Wednesday, June 20, 2018

Dahlov Ipcar's Joyful Visions at Bates Museum of Art

Sheep of Insight, oil by Dahlov Ipcar
in the exhibit "Blue Moons & Menageries"
Bates Art Museum through October 6
One of the great pleasures of working in the arts -- well, really, of being human -- is making time to see a lot of it. Performance, concerts, films, exhibits: we each have the chance to exult in the human imagination and creativity.

This is perhaps particularly important when the news of our day to day lives is as dark as it has been of late. If you, like me, are a citizen of the world's richest nation -- a country which makes up 5% of the world's population and consumes 25% of its energy resources -- you'd expect the default value to be one of generosity.

Unfortunately, that does not seem to be the case. Rather, our default appears to be fear. Which on the ground is translating into a new "zero tolerance" policy for immigrants and asylum seekers at our southern border. More than 2,000 children have been separated from their families in this ignominious action, an attempt by the President to bully Congress into passing the immigration legislation he wants.

Let's be 1,000% clear: separating children from their families is an act of torture.

In the meantime, I, while speaking out, sending money, and planning to put my body in the streets to protest the regime that is now running our country, was also able to enjoy my first world privileges and take in this exciting new exhibit at the Bates Art Museum today.

"Dahlov Ipcar: Blue Moons & Menageries" is brilliant to behold. In color, yes, but most importantly in the maker's internal vision of life.

Like every Mainer I've ever met, Ipcar's vision is completely her own. Unique. Visionary. Her animals have third eyes. The painted insides of their bodies often represent the worlds around them. Looking at these paintings, I could feel the expansive peace that rushes in and opens out when one looks into one's own mind to see such images.

She seems to have expressed her magical vision of the world effortlessly, in uncountable paintings (some oil, some watercolor); wood block prints; soft sculptures; textile collage; needlepoint; drawings; books...and farming.

Continuing to make art to her final days, Dahlov Ipcar lived in Georgetown, Maine, off of Bath, until she was 99 years old.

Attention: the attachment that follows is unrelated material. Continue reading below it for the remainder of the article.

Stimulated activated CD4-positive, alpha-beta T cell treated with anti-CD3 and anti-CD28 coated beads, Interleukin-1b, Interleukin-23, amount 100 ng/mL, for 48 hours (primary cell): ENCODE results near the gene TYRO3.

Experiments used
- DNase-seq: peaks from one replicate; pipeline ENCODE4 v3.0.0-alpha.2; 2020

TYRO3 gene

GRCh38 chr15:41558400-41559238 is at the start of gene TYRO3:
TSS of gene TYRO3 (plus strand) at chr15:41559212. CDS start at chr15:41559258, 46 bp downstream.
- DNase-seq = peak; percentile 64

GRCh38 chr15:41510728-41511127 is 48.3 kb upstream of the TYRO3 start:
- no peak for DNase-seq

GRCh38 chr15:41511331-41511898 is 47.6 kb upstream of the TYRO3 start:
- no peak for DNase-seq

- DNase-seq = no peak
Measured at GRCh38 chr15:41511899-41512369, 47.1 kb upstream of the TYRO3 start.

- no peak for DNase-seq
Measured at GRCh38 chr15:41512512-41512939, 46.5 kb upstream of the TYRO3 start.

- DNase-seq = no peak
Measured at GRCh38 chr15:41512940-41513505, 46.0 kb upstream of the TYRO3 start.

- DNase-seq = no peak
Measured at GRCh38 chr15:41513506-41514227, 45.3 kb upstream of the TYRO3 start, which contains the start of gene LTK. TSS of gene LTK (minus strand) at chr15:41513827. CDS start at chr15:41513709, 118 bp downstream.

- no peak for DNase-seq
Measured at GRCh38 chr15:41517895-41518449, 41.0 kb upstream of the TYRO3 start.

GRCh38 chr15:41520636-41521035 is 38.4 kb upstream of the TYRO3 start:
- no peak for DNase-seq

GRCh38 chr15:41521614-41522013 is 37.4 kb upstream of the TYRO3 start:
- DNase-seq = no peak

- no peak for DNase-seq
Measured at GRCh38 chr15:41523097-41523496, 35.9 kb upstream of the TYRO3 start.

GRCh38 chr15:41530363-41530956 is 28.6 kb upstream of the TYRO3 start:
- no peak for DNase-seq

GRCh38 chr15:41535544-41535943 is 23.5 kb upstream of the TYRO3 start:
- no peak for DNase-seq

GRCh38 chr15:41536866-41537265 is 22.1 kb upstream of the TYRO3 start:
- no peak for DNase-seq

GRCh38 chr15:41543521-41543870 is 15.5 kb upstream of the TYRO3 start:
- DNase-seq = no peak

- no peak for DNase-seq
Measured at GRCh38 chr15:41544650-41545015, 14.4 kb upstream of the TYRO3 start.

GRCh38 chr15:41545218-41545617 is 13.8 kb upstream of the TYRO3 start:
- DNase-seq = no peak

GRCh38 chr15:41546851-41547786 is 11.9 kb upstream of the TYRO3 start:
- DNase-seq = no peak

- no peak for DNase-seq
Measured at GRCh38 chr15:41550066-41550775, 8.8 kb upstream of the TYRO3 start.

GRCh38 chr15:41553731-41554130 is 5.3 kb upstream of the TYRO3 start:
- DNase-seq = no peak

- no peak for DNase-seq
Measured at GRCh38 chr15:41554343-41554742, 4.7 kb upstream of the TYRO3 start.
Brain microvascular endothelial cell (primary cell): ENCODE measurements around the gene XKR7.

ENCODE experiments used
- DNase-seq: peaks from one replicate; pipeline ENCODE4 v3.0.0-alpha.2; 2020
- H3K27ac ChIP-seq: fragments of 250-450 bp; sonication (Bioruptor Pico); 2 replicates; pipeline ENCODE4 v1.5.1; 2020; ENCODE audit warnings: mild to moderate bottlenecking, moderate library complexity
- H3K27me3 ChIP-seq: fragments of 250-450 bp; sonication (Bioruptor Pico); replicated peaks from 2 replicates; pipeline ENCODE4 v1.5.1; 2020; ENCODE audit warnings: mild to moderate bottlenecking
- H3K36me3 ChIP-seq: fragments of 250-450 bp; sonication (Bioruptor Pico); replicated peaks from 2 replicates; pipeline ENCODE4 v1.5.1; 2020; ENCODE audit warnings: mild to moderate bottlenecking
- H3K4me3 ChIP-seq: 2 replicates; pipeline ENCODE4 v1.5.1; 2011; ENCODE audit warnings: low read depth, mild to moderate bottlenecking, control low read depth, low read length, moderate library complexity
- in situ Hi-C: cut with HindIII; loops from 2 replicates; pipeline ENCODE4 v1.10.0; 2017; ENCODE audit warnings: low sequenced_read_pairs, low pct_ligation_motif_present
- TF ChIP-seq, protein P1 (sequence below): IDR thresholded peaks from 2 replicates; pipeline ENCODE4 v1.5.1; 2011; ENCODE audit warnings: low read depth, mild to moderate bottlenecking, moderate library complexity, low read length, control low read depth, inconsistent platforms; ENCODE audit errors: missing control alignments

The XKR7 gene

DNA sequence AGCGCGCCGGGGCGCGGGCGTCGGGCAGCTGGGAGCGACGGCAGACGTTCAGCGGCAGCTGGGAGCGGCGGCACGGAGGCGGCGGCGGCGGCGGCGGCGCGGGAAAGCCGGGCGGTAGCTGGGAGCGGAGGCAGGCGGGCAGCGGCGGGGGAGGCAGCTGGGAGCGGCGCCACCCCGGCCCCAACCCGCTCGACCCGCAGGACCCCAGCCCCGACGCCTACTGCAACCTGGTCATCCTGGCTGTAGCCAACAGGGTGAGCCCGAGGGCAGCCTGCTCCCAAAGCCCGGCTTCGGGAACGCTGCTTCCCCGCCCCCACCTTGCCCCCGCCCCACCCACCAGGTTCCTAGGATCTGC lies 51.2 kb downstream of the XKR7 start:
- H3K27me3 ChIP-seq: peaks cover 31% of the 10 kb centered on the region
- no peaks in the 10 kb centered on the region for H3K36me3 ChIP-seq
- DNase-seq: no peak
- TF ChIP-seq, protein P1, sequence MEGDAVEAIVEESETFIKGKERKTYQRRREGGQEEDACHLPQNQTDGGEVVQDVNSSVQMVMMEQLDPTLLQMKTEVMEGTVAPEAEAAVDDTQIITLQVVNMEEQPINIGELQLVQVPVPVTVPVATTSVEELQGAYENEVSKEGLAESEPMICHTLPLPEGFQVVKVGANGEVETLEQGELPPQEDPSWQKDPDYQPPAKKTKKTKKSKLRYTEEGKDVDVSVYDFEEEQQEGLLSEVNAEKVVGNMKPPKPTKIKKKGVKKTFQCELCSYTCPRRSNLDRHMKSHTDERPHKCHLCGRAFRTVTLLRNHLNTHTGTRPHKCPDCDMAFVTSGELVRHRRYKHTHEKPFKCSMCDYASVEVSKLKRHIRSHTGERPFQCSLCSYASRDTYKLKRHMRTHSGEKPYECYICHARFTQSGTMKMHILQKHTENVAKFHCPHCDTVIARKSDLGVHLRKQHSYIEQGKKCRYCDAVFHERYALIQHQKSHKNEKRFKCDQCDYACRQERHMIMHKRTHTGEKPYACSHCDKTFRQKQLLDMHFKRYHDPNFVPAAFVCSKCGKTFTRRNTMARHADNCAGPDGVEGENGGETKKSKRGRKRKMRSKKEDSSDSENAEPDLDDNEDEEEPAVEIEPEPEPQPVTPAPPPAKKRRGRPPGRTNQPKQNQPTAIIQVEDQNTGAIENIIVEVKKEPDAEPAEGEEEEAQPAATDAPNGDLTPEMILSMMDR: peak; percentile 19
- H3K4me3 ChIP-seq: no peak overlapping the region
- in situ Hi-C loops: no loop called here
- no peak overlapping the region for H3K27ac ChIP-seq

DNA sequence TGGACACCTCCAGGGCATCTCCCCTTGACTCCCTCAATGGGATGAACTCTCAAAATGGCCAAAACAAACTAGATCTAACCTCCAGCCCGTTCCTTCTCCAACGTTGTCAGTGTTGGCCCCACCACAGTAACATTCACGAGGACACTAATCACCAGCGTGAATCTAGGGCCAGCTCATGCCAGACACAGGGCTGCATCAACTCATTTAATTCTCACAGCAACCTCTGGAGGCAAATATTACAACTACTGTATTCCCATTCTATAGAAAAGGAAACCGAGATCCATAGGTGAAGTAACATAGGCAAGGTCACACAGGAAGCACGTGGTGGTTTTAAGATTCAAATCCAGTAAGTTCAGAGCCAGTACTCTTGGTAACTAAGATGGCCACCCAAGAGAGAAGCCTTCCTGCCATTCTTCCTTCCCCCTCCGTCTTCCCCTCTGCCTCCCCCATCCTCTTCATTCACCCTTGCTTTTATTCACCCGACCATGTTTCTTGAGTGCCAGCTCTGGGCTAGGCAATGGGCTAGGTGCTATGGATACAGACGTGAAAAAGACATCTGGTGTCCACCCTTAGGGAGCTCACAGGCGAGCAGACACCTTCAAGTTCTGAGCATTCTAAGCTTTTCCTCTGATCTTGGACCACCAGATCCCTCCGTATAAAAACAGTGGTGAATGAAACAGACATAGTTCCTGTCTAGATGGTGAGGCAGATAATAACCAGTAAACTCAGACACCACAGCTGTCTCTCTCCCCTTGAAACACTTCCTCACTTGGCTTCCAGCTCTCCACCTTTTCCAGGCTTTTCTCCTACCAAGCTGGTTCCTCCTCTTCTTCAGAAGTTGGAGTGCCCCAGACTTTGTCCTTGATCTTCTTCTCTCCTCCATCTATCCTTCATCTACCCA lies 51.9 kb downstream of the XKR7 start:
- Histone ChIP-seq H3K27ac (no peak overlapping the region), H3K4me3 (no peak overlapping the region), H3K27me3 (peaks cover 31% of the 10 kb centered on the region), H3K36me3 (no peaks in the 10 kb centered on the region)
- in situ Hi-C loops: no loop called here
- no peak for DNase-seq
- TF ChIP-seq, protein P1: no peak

THIS is what it means to be an American. Here is empathy and compassion, for the world via animals, extended far beyond the individual self. This is why we create.

Go make some art. And, failing that, get to Lewiston to see this exhilarating, inspiring, joyous exhibit.

Sunday, August 20, 2017

Ragtime is Our Time

Racism? Immigration? Musical theater?

Yep. You can catch all three in intimate relationship right now in the musical "Ragtime" at the Ogunquit Playhouse through August 26.

Among the many high performance treats of summer in Maine, the 85-year-old Ogunquit Playhouse, on the National Register of Historic Places, with its legacy of being "America's Foremost Summer Theatre," is surely near the top.

Especially when history nicely synchronizes itself with the theater's production calendar, as it does currently with its production of "Ragtime," based on the 1975 E.L. Doctorow novel of the same name.

It's the story of a talented black musician, humiliated by some working class white men, who seeks his revenge in a bomb-throwing, hostage-taking kind of way.

And, as a parallel narrative, an oppressed Jewish immigrant who makes good in America's nascent film world and marries up.

The face of Lady Liberty graces the
Ogunquit Playhouse's production
of "Ragtime."
The production opens with a gloriously giant mask of the face of Lady Liberty gracing center stage, a talisman for the audience to reflect upon before the actors arrive.

You can't make this stuff up - I mean, wait, you don't have to. It's all in our headlines, right now. Don't forget, this season had to have been planned and cast at least a year ago. The fates of current events are shining on "Ragtime"'s relevance.

A child of the tumultuous 1970's myself, I love that "Ragtime" is oft described as "a unique adaptation of the historical narrative genre with a subversive 1970s slant" -- by which its describers mean that it's author wielded a distinctly politicized, progressive point of view.

The musical's beating heart is a score based in the gorgeous genre of music of the same name, which, with its melding of African-American jazz to pop, came to define the U.S. during the opening of the 20th century. But its story is pure National Book Award winner Doctorow's.

In an effort to educate middle-class white Americans on our history, Doctorow wrote several pastiches, bringing together motley assortments of historical characters to provide us with a snapshot of the political and social history and turmoil that defined the U.S. during the 20th century.

"Ragtime" was his first in this genre, bringing together to the page and later to the stage the anarchist activist Emma Goldman; the pop-culture, Hungarian immigrant sideshow hero Harry Houdini; the "notorious socialite" Evelyn Nesbit, lover of murdered architect Sanford White; financier/robber baron J.P. Morgan; and black, turn-of-the-century politician Booker T. Washington. Its protagonists are the African-American ragtime pianist Coalhouse Walker, modeled on a 19th century German novella of a similar name; the Jewish immigrant artist, Tateh and his daughter; and the eponymous "Mother" -- who surprises with her fierceness.

You can't watch this musical -- even without the subliminal reminder of Lady Liberty looking out over the audience during the pre-show and entre'act -- without your heart swelling for America's oppressed groups -- its immigrants, its former slaves -- to be victorious over the wealthy white family from New Rochelle against whom they are based. So for those of you who prefer Republican policies on these matters: come prepared to be transformed.